Plastics Recycling Update

Recycling firms unite to oppose reusable plastic bag ban

The Responsible Recycling Alliance is calling for California lawmakers to abandon Senate Bill 1053, which would expand the state’s bag ban to prohibit reusable bags made from 40% post-consumer resin. | Huguette Roe/Shutterstock

Seeking to quash a regulatory change that would remove over 100 million pounds of North American post-consumer resin demand per year, EFS-Plastics, Merlin Plastics and PreZero US have joined together to advocate for retaining recycled-content reusable plastic bags in California’s bag regulations.

The Responsible Recycling Alliance is calling for California lawmakers to abandon Senate Bill 1053 and its companion legislation, Assembly Bill 2236, which would expand the state’s bag ban to prohibit reusable bags made from 40% post-consumer resin. 

In a statement, Roxanne Spiekerman, vice president of public affairs for PreZero US, said that by banning the reusable plastic film bags that contain PCR, the legislation would “force Californians to choose between two options, both of which carry with them negative environmental challenges.”

“The canvas and sewn poly-woven or non-woven polypropylene bags are not recyclable by any known method in the U.S., contain zero post-consumer content, and are typically imported from overseas,” Spiekerman said. “Similarly, paper bags consume more water and energy during production and recycling than reusable plastic film grocery bags, resulting in a bigger carbon footprint, they are not intended to be reused and consumers will have to pay more for them.”

The newly formed group doesn’t dispute that plastic bag recycling needs substantial improvement. But rather than banning the reusable plastic bags, it advocates for bringing them into the emerging extended producer responsibility for packaging program, SB 54. This would improve bag recycling in the state, maintain a significant market for post-consumer resin and do so with the financial responsibility falling to producers.

Spiekerman pointed out that “plastic film bag producers, as defined by SB 54, are the ones who will pay to fund the plastics collection infrastructure and the system wide improvements necessary to ensure that plastic film is recycled.”

EFS-Plastics previously estimated California’s PCR requirement for reusable plastic bags contributes to at least 100 million pounds per year of recycled resin demand, while the American Recyclable Plastic Bag Alliance industry group has estimated the demand is as high as 183 million pounds per year.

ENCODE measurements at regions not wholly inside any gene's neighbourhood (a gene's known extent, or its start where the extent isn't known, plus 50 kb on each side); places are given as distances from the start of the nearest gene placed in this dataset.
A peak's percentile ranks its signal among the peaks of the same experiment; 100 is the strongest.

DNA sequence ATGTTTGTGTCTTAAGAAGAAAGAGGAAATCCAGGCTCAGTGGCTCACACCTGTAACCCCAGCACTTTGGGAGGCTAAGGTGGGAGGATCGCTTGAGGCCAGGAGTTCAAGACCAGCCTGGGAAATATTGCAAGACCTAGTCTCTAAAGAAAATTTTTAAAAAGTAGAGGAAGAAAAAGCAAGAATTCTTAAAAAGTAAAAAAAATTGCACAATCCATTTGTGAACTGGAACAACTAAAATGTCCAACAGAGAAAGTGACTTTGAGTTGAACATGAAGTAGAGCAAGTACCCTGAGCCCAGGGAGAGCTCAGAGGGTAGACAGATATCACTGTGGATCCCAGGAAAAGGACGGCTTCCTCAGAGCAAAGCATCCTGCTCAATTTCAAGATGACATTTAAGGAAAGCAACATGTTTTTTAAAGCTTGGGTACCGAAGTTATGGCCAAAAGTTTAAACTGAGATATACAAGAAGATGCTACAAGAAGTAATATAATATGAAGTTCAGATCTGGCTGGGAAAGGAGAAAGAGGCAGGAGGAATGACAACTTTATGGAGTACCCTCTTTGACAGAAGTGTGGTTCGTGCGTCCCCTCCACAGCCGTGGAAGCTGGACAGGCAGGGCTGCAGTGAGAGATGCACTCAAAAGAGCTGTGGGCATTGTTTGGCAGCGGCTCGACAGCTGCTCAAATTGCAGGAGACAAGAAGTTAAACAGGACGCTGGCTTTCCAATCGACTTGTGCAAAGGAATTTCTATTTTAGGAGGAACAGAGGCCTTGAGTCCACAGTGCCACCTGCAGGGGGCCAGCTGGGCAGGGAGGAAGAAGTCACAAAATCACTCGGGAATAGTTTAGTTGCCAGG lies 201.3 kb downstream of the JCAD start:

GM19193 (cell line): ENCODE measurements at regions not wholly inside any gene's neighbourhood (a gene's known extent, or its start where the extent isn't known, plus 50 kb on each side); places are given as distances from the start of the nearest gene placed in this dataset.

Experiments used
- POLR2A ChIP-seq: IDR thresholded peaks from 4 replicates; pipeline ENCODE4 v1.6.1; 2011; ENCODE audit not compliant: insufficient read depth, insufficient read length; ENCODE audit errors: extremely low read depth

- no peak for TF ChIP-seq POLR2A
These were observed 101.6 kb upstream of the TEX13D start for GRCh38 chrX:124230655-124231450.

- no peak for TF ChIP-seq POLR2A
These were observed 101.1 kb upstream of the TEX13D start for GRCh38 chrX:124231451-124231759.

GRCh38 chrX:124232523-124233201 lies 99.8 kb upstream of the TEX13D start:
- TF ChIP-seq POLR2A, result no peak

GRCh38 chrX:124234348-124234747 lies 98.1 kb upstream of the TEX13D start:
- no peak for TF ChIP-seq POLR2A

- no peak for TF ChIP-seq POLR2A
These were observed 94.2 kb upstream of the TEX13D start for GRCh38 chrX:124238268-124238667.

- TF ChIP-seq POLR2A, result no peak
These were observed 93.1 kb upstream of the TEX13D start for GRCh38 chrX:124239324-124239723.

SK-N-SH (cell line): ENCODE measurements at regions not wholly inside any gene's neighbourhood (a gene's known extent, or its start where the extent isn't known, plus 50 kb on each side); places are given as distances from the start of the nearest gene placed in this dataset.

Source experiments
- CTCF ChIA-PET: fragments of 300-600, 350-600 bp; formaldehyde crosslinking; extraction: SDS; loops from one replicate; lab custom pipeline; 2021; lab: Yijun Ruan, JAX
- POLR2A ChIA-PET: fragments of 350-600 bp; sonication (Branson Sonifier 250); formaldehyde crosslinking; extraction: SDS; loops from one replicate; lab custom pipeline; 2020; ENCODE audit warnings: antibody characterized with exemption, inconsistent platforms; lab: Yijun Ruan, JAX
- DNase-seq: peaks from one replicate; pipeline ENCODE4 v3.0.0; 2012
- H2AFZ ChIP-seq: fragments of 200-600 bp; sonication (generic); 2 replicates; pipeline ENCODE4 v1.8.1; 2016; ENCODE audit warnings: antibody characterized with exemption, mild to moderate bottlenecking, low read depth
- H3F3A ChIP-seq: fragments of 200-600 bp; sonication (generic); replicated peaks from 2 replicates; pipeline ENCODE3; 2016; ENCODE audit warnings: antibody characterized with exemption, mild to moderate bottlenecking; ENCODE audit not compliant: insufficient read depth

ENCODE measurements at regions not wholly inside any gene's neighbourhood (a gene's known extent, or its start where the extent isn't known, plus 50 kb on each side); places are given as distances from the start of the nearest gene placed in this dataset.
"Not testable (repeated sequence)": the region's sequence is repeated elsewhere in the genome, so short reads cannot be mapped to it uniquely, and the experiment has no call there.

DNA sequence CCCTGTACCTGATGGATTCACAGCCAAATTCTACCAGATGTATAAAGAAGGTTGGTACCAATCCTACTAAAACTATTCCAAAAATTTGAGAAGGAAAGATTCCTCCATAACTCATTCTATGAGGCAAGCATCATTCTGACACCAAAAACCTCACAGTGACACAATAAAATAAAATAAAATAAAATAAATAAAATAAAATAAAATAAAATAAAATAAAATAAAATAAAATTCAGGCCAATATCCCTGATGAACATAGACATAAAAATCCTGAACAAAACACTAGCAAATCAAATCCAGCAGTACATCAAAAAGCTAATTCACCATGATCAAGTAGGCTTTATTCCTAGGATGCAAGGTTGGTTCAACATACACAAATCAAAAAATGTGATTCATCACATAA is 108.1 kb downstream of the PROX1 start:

SB 1053 was approved by the state Senate in May and was referred to the state Assembly. On July 1, the Assembly Committee on Natural Resources voted to approve the bill with minor amendments. Next it goes to the committee on Appropriations before facing a floor vote.

Wider scrutiny on plastics in California

The proposed ban expansion comes as the California Attorney General’s office is scrutinizing plastic bag manufacturers, including producers of recycled-content bags, and two key plastics industry groups.

The bag producer scrutiny began in 2022, when Attorney General Rob Bonta asked Novolex, Revolution, Inteplast, Advance Polybag, Metro Polybag and Papier-Mettler to prove their bags are recyclable. Separately, Bonta in 2022 and 2023 issued subpoenas to the Plastics Industry Association and American Chemistry Council, respectively, seeking documents related to the organizations’ claims about recycling.

Bonta sought documents from the Plastics Industry Association “regarding the feasibility of recycling and the evolution of the organization’s campaign surrounding the recyclability of plastic,” his office stated in a recent release. And Bonta sought documents describing an ACC-funded study submitted to the Federal Trade Commission “in an attempt to modify the existing definition of recycled content and other definitions relevant to their campaign to expand chemical recycling,” his office announced.

On May 24, legal counsel for ACC filed a federal complaint against Bonta, alleging to the U.S. District Court for the District of Columbia that Bonta’s actions amounted to “an attempt by a state attorney general to use the powers of his office to punish a private party for presenting views to a federal agency that conflict with the policy positions that the state official supports.” 

The complaint noted Bonta and ACC both testified to the FTC about updates to its Green Guides, on opposing sides of the chemical recycling debate, and it alleged his subpoenas were an effort to learn about ACC’s advocacy and “hinder its political engagement on the same policy issue that his office and ACC and its members disagree.”

On May 28, Bonta’s office announced neither organization had adequately responded to the subpoenas, and he petitioned Sacramento County Superior Court to order the organizations to respond.

“The continuous delay tactics are failing to comply with our subpoena,” Bonta said in the release. “Enough is enough: What are they trying to hide?”

Last week, legal counsel for ACC asked the court to quash Bonta’s request to the California court until the federal case is ruled on.

“Rather than rest on the persuasiveness of his advocacy, Bonta has chosen to wield the power he holds as California’s top prosecutor to harass and retaliate against those on the other side of a policy divide,” ACC’s legal counsel wrote.

A hearing on ACC’s motion to stop the California proceedings is set for Sept. 18. Meanwhile, the Plastics Industry Association has not yet responded to Bonta’s latest court action.

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